Assessment Must Be Seen As An Opportunity
Assessment is simply quantifying something and giving it a value. The action of measuring is normally and generally something objective and precise. However, assessment is something less Cartesian, often influenced by subjectivity.
Why Trivialize Assessment By De-dramatizing It?
Evaluation often has positive or less favorable consequences, whether in an educational or professional context. Thus, assessing someone in the wrong way can lead to erroneous and therefore unfair results, which will result in unfair decisions. Add to that the long term loss of confidence and motivation on the part of the person who has been evaluated. Assessment must therefore be rigorously considered, designed, and conducted. This rigor can be achieved using a scientific approach, but is also possible thanks to adapted and efficient tools.
These tools are now mainly digital (LASs and LMSs) so that both training and assessments can be done online, on a computer, tablet, or phone. Trainers also need easy access to results. Digital assessment solutions give the opportunity to automate some essential tasks such as corrections, explanations, invites, and many others.
It will be impossible to completely eliminate imperfections and subjectivity. However, by limiting the defects, it will be possible to measure their impacts statistically, thus making them almost negligible. An evaluation approach aims to support or control the definition of training needs, validation of knowledge acquired following teaching, filling in gaps in knowledge, etc. Assessment is therefore essential in any training process. Evaluation must therefore be trivialized and de-dramatized in order to be used effectively.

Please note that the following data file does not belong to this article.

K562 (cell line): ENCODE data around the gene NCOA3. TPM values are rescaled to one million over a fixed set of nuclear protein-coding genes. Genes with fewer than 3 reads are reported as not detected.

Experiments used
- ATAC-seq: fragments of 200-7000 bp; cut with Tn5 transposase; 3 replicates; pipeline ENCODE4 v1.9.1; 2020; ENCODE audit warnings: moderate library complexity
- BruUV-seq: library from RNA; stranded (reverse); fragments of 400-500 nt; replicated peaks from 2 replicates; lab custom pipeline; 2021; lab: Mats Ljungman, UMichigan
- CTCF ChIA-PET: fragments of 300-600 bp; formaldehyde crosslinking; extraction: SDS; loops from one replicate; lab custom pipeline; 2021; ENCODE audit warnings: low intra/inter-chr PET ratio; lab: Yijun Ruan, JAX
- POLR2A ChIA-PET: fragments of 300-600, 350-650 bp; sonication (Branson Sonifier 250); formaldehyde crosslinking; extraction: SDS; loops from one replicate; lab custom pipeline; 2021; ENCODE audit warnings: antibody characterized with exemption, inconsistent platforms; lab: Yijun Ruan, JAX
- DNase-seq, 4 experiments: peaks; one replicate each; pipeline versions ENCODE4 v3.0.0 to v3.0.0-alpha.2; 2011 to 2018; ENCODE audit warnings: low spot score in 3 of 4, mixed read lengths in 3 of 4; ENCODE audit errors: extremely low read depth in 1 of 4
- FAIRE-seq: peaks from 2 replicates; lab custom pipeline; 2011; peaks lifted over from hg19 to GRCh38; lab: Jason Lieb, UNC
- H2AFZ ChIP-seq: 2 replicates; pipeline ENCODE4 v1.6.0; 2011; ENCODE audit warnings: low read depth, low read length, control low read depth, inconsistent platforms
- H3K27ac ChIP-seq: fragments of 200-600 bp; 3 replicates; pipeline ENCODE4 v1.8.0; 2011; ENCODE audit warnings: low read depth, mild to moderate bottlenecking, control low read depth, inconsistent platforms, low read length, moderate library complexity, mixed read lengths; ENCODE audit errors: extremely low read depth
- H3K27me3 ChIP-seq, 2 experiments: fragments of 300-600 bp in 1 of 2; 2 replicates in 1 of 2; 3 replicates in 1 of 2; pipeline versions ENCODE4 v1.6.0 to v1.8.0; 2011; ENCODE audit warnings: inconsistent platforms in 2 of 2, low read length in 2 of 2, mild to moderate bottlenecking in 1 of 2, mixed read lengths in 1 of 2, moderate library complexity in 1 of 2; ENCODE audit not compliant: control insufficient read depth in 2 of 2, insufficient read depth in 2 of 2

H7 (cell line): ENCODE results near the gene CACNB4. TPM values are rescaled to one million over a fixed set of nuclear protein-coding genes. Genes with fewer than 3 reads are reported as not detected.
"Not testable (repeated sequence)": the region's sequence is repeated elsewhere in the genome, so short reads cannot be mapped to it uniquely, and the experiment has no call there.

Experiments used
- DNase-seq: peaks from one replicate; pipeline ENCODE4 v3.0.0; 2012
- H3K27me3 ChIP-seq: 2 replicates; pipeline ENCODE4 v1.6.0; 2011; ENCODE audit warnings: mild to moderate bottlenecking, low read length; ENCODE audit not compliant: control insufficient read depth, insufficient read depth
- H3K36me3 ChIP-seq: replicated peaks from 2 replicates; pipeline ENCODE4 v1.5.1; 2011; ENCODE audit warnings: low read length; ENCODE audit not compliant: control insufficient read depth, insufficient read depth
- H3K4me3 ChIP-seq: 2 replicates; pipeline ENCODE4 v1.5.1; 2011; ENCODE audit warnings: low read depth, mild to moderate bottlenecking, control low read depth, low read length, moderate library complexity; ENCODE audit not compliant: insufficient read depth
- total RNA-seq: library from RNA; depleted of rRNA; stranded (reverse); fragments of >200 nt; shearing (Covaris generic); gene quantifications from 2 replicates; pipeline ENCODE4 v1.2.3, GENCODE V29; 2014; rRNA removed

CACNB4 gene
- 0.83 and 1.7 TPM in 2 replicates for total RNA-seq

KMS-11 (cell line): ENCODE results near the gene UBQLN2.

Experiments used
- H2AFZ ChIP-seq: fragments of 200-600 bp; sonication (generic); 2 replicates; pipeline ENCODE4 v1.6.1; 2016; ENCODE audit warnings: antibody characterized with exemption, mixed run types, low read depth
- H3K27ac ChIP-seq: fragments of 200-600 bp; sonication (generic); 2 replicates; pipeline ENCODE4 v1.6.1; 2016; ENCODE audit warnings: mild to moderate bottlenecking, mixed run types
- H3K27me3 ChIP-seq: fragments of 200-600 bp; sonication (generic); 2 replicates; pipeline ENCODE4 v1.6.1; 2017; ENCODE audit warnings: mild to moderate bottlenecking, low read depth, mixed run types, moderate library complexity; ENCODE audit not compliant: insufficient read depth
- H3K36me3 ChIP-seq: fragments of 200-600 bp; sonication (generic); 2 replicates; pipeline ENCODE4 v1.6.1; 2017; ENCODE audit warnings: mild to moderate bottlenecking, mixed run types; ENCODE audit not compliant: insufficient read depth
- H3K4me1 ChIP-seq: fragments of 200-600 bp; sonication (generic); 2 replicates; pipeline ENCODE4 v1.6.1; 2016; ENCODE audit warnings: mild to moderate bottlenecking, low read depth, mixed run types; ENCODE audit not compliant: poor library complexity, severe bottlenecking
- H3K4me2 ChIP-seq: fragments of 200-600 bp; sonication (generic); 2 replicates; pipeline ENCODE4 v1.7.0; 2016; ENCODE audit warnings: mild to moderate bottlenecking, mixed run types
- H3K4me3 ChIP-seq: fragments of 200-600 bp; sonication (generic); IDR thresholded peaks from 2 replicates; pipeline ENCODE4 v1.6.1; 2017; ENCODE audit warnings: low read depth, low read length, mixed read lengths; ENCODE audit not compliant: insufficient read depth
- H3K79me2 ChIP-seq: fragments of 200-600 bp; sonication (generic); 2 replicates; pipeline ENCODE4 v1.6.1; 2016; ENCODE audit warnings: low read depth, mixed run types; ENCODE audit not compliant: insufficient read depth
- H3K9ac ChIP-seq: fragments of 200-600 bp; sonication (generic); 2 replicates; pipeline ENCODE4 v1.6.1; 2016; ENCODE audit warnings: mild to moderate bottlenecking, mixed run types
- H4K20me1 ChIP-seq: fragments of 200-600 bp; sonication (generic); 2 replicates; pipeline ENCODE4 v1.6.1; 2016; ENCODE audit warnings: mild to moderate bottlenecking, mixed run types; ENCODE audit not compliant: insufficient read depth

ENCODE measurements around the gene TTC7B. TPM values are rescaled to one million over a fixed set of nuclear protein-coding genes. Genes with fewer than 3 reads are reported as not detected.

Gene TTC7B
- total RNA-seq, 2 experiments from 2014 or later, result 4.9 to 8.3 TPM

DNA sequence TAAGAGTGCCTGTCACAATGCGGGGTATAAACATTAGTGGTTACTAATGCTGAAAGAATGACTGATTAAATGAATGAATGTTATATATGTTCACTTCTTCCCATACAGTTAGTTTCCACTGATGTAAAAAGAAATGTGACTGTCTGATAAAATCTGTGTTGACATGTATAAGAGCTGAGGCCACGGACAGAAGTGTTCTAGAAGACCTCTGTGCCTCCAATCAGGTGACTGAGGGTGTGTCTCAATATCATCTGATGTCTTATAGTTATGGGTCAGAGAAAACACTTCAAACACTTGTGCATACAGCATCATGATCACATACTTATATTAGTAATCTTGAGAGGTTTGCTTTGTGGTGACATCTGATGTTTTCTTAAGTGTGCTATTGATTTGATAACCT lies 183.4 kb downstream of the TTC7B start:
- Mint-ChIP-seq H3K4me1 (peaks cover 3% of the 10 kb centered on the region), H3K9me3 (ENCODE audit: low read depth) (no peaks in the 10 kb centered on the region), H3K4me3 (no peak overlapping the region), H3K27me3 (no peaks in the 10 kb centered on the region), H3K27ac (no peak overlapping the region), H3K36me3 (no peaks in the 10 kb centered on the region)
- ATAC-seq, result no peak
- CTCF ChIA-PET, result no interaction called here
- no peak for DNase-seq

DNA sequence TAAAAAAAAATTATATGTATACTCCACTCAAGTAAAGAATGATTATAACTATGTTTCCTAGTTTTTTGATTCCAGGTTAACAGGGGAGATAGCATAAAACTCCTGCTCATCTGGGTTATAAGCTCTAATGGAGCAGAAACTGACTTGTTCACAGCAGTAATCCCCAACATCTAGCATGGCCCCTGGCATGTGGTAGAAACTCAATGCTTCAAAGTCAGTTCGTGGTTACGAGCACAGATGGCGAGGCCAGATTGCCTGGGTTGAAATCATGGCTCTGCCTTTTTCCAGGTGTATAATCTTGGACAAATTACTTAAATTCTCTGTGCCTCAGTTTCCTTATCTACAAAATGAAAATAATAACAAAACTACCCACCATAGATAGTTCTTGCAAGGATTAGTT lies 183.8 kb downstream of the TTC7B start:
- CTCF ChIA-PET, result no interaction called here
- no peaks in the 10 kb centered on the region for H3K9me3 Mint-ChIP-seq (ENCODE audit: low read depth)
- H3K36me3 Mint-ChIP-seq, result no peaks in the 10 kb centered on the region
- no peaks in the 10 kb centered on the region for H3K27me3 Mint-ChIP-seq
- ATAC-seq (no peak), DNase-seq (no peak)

Making Assessment Better Accepted
The most effective way to trivialize and play down assessment is to set up anonymous tests and quizzes with free access. The goal is that everyone within the company should freely be able to measure the current level of their knowledge, and compare it to the level targeted by the organization. Employees can thus obtain a precise vision of shortcomings and the subjects to be worked on. An employee will therefore have the possibility of learning and completing their missing knowledge, and then taking the tests as many times as they wish: they will thus be able to see the progress they have made. A company wishing to standardize assessment can therefore set up the procedure below:
- Make it known that an open access test is available (on an intranet or an internal platform, for example). While specifying that the results are anonymous or confidential, the company must also indicate the level to be aimed for by all, and the deadline before which they have to take the real test.
- The employees take the assessment one or more times and at their own pace. They can freely answer the questions, look for the answers, and read the explanations shown when they give the wrong answer.
- When the deadline has elapsed, employees are invited to take the definite assessment. This stage will not be anonymous. Since this is the actual test, it can be taken under controlled conditions and with a time limit.
For this approach to be relevant and to work properly, it is necessary to have a sufficiently broad base of questions. Always with the goal to trivialize assessments, it is important that even in the event of failure in the final test, no sanction is given. Failure in itself is enough punishment to motivate people to work and succeed, in order not to fail a second time.
For those who have not succeeded in having the required level, simply send them an invitation to retake the assessment one month later. Again, there is never a penalty for failure. Of course, as part of the quality control process, if the knowledge that is measured during the test is essential to the success of a project, a mission, or a post, the decision can remain pending.
Companies deprive themselves of the advantages of objective evaluation for fear of the negative perception of employees. Trivializing evaluation and playing it down is the best way to generalize it.
Originally published at www.experquiz.com.